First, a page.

Everything You Need About Menopausal Hot Flashes

If you’ve ever experienced an intense sensation of overheating when you were in the midst of your menopause, you aren’t alone. Hot flashes represent the most common form of menopause-related discomfort. More than 75 percent suffer from hot flashes in their midlife. Hot flashes feel like heat and can be felt on the head, neck, and chest. Your skin might become reddened and flushed. Additionally, some women may experience rapid heartbeats and chills.

How Often Are Hot Flashes Common?

Many factors affect the severity and frequency of hot flashes. Each episode usually lasts only a few seconds and can last up to a year. They can happen multiple times per month for some women. For others, they may be more frequent than that. Hot flashes may disrupt your sleep, especially if they occur at night. In severe cases, they can cause memory, anxiety, or depression.

What Causes Hot Flashes?

Hot flashes can be caused by hot spots, according to recent theories. Hot flashes affect the hypothalamus at the base of your brain and act as your body’s thermostat. The hypothalamus can mistakenly think that a woman has become too warm due to hormone changes. This causes blood to flow more quickly to the surface of the skin, which in turn heats up. The woman then perspires to cool her body.

Why Are Certain Women Experiencing Hot Flashes but Others don’t?

We don’t know the reason for this. We know that smoking, being overweight, and being physically inactive will increase your risk of getting sick. Ethnicity may also play a role. Women experience more hot flashes after menopause than women from other ethnicities. Caucasian women also have them more often than Japanese and Chinese women.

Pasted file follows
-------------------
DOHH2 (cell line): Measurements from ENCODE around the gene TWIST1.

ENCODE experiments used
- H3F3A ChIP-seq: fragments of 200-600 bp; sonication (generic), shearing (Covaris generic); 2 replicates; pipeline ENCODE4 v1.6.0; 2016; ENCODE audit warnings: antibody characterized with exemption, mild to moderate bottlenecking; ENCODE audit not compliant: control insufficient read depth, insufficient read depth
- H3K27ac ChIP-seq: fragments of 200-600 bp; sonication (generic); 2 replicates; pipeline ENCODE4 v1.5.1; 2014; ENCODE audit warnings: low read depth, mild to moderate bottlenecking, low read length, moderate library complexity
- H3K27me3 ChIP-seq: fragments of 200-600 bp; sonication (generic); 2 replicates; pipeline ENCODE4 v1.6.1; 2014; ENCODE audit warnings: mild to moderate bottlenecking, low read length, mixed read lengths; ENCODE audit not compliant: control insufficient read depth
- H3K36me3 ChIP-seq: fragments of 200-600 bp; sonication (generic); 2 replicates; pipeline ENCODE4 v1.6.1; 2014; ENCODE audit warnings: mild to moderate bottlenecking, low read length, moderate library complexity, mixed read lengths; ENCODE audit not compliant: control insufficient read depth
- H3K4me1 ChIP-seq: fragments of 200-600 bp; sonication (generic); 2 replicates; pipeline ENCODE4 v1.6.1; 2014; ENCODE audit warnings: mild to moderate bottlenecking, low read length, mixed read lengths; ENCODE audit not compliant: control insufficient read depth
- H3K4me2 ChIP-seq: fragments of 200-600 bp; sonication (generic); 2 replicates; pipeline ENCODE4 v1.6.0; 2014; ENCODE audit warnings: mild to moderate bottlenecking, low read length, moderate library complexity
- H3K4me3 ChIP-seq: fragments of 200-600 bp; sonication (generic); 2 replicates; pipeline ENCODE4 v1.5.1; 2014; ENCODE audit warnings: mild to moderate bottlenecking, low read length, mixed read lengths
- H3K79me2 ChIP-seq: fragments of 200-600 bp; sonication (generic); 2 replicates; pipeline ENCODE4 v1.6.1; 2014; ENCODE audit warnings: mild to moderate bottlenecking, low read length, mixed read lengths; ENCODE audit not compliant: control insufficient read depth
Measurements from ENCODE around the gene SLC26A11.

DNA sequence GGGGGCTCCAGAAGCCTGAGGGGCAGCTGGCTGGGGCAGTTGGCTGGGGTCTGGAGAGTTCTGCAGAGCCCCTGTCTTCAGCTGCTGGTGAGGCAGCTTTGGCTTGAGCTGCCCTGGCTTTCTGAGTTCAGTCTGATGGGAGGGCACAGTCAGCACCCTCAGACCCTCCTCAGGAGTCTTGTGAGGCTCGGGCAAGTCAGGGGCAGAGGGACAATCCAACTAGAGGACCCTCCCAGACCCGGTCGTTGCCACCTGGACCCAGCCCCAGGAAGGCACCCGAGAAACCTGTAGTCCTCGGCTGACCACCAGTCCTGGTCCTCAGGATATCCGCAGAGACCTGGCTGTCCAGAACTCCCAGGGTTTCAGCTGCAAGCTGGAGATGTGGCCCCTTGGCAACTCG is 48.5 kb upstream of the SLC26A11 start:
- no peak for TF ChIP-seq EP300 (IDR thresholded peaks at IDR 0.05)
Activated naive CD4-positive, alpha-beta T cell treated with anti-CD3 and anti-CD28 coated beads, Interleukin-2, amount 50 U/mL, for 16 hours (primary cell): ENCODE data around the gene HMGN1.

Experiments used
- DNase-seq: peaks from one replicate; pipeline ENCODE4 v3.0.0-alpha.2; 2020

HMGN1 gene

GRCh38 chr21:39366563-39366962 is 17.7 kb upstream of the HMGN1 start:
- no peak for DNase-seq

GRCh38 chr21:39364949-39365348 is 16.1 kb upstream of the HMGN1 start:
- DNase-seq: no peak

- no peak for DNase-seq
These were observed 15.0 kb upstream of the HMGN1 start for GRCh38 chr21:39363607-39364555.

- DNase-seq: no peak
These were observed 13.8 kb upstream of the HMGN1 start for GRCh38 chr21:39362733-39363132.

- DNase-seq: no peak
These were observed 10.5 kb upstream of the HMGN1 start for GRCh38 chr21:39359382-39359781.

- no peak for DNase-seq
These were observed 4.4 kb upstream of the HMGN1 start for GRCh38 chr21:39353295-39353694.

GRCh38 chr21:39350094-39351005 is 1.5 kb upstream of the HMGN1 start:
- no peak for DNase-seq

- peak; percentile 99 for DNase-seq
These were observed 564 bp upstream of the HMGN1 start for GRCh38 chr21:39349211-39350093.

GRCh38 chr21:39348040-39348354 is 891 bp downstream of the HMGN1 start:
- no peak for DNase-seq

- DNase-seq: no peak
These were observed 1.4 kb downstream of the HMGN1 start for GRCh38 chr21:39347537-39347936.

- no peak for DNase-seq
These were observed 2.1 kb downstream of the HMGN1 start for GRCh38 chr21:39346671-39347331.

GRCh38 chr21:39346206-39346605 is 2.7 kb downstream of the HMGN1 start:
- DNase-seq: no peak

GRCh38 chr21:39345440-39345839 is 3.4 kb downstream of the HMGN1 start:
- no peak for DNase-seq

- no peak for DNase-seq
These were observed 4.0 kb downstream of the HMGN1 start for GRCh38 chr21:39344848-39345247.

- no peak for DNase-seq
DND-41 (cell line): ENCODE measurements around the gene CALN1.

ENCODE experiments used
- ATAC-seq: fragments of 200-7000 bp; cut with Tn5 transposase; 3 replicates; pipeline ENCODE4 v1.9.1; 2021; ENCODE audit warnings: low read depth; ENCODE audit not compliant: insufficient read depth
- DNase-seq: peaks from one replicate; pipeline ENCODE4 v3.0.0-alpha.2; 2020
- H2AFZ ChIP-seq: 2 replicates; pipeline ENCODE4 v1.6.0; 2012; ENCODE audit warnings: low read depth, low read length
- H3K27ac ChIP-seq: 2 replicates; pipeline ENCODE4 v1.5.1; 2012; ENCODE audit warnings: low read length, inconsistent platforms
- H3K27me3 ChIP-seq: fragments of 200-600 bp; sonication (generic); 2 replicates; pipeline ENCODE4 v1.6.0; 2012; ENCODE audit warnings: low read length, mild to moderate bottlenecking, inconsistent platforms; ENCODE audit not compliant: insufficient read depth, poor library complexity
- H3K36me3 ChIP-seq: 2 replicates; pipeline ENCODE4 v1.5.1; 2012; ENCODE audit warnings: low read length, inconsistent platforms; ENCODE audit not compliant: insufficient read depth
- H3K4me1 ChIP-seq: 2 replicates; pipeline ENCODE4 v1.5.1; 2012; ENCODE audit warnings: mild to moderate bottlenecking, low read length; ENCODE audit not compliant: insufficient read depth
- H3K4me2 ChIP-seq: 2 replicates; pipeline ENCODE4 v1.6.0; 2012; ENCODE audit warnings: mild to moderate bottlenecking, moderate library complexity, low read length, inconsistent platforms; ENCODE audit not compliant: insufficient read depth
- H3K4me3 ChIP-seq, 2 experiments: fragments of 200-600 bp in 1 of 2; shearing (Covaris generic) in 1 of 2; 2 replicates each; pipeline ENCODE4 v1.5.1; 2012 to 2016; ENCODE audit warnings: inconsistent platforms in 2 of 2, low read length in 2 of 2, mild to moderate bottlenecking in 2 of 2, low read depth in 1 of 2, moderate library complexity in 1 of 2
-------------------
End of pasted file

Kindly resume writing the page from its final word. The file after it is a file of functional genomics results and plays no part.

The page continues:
What Is The Best Treatment For Hot Flushes?

Hormone therapy works best to relieve hot flashes. However, it can be risky for women in their late years of menopause. These can include blood loss, stroke, heart disease, or breast cancer. The other treatments for hot flashes are antidepressants as well as anti-seizure drugs, which can cause nausea, dizziness, weight gain, sexual dysfunction, and dizziness.

Women suffering from hot flashes (or other menopausal symptoms) should talk to their doctors about the pros of medical treatment. Different drug options might be better for different patients, depending upon the severity of symptoms or personal or family health history, such as breast cancer risk factors and heart disease. Medical evidence has shown that the best way to manage symptoms is to take the lowest dose of medication for as little time as possible. Starting treatment early in menopause to address symptoms sooner than they appear a way to minimize risk and ease the burden on women.

Are There Non-Medical Options For Managing Hot Flashes?

Lifestyle changes can be a great way to combat hot flashes for many women. These lifestyle changes include:

  • Losing weight and exercising regularly.
  • It is important to dress in layers and remove the outer layers when you feel hot.
  • Cool your environment, especially at night.
  • It is reducing stress.
  • You should eat a diet rich in fruits and veggies and low in refined white sugar and flour.

LMA provides Treatments such as therapeutic hypnosis and behavioral therapy that effectively relieve hot flashes. These treatments lowered the frequency of hot flashes and intensity flashes. However, studies were limited, so more research is needed.